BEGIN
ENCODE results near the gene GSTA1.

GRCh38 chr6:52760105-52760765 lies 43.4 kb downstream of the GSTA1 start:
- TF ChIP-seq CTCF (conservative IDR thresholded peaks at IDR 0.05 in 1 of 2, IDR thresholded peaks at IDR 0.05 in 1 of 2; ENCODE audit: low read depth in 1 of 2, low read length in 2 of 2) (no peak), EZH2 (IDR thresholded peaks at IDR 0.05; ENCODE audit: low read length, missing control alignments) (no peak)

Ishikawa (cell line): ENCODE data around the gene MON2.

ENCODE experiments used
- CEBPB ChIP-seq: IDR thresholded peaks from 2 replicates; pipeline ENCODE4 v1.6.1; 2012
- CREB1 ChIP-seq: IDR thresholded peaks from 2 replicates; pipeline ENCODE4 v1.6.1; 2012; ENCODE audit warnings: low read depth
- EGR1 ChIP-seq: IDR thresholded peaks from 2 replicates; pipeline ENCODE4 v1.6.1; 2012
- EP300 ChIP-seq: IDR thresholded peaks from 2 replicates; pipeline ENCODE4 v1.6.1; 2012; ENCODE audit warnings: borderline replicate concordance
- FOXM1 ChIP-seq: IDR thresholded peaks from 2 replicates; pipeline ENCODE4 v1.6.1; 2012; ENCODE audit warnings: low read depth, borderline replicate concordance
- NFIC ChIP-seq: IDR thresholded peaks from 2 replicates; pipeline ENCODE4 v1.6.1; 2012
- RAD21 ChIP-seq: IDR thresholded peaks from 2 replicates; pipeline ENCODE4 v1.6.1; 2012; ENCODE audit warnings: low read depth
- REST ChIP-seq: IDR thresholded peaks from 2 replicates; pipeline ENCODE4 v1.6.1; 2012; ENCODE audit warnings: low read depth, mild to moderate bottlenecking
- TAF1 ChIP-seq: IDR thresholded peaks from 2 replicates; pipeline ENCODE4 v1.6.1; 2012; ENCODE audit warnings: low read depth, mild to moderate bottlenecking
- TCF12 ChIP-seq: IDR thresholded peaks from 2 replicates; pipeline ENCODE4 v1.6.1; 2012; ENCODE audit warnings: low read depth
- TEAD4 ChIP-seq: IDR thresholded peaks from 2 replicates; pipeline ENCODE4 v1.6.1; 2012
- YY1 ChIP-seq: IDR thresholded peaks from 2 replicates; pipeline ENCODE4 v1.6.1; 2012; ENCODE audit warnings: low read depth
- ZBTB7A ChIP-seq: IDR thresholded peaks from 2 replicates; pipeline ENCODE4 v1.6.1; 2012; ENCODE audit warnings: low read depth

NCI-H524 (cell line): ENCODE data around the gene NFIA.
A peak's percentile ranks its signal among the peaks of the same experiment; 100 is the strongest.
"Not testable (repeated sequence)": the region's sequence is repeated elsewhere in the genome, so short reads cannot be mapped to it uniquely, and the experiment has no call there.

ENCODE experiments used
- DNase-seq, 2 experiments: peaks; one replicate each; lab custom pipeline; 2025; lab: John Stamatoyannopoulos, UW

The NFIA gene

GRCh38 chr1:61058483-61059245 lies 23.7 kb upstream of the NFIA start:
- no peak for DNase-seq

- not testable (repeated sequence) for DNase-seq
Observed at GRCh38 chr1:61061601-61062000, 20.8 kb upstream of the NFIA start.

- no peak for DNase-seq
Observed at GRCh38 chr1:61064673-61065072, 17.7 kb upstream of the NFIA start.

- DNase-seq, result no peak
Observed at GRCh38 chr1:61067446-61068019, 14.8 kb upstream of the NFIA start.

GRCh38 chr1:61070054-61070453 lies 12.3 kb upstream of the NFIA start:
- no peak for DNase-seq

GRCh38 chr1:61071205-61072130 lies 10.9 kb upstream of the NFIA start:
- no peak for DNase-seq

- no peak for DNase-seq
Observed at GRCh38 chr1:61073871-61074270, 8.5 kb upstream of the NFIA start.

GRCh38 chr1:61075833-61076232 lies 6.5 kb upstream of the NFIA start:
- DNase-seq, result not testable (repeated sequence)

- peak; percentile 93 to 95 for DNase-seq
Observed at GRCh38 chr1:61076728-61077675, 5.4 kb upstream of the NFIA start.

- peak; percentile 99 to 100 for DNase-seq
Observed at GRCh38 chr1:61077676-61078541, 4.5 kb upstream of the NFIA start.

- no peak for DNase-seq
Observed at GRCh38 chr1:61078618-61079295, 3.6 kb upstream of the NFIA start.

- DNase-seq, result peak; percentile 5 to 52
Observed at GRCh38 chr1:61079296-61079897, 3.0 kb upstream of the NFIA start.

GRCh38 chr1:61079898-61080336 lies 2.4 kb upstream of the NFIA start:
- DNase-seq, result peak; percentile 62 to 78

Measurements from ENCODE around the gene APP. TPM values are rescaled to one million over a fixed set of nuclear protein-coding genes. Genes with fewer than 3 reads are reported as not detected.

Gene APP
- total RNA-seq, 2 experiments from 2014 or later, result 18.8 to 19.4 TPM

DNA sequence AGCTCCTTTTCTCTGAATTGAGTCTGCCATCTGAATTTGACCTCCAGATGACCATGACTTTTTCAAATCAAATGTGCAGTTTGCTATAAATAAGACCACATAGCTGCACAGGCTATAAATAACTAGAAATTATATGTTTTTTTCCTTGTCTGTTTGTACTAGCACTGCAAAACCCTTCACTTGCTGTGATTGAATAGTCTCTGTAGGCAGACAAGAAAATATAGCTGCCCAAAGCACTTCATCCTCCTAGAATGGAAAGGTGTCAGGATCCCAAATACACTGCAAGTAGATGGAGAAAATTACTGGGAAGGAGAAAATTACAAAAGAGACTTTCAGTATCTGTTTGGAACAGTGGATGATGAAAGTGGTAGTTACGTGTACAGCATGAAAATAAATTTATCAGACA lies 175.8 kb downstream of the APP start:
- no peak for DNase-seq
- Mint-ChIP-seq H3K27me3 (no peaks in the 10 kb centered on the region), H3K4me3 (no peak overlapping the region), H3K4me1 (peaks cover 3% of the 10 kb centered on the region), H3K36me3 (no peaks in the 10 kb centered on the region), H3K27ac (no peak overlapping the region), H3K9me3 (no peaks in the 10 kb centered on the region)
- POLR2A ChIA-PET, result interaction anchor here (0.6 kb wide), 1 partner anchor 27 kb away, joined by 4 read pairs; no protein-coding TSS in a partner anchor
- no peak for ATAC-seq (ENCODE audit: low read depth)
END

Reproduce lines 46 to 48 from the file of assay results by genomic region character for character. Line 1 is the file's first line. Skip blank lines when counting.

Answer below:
Observed at GRCh38 chr1:61078618-61079295, 3.6 kb upstream of the NFIA start.

- DNase-seq, result peak; percentile 5 to 52
Observed at GRCh38 chr1:61079296-61079897, 3.0 kb upstream of the NFIA start.